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Music Labels Sue Charter, Complain That High Internet Speeds Fuel Piracy

Discussion in 'Article Discussion' started by Melody Bot, Mar 26, 2019.

  1. Melody Bot

    Your friendly little forum bot. Staff Member

    This article has been imported from for discussion. All of the forum rules still apply.

    Jon Brodkin, writing at Ars Technica:

    The music industry is suing Charter Communications, claiming that the cable Internet provider profits from music piracy by failing to terminate the accounts of subscribers who illegally download copyrighted songs. The lawsuit also complains that Charter helps its subscribers pirate music by selling packages with higher Internet speeds.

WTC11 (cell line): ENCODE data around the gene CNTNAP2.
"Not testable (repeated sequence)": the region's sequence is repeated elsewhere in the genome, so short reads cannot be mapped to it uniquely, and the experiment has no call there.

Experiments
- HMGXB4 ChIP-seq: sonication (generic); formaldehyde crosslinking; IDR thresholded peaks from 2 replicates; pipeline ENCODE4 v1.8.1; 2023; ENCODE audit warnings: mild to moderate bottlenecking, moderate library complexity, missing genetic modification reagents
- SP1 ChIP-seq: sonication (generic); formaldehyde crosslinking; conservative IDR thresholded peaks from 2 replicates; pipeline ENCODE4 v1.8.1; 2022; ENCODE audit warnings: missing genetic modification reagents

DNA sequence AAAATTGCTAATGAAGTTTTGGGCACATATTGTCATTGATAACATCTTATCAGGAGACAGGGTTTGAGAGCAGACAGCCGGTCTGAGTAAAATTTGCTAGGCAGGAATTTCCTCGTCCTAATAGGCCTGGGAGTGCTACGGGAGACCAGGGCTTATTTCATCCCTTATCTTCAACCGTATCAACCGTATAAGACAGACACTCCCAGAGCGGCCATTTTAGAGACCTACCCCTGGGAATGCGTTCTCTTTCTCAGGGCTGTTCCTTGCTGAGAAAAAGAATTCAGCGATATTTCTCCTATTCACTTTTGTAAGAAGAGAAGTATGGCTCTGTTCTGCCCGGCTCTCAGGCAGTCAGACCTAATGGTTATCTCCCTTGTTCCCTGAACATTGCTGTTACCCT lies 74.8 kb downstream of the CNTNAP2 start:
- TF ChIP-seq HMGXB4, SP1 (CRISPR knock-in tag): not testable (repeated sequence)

While the act of providing higher Internet speeds clearly isn’t a violation of any law, ISPs can be held liable for their users’ copyright infringement if the ISPs repeatedly fail to disconnect repeat infringers.

  2. Davjs


    This lost me here. Is it just me or is this stretching a bit?
  3. DandonTRJ

    ~~~ヾ(^∇^ Supporter

    A more sensible construction of this argument would be that Charter fails to terminate repeat infringers because they are often customers who subscribe to more expensive high-speed packages -- ergo, Charter has a perverse incentive to keep them around. The actual legal violation is still failure to abide by the DMCA. This just helps sell the story by explaining why they did what they did.

    As the Ars Technica piece notes, this basically just a follow-on case from BMG v. Cox.
    Davjs likes this.
  4. joey-wan kenobi Mar 26, 2019
    (Last edited: Mar 30, 2019)
    joey-wan kenobi

    Happiness is a warm gun mama

    The lawyers get rich, the artists stay poor
    j0hnnyrt likes this.
  5. Craig Manning

    @FurtherFromSky Moderator